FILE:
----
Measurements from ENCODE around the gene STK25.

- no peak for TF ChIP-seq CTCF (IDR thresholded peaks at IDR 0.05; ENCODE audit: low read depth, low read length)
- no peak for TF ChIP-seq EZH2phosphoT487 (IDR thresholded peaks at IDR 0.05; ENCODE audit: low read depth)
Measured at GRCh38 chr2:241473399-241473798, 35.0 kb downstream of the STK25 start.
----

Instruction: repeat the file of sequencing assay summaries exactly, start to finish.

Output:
Measurements from ENCODE around the gene STK25.

- no peak for TF ChIP-seq CTCF (IDR thresholded peaks at IDR 0.05; ENCODE audit: low read depth, low read length)
- no peak for TF ChIP-seq EZH2phosphoT487 (IDR thresholded peaks at IDR 0.05; ENCODE audit: low read depth)
Measured at GRCh38 chr2:241473399-241473798, 35.0 kb downstream of the STK25 start.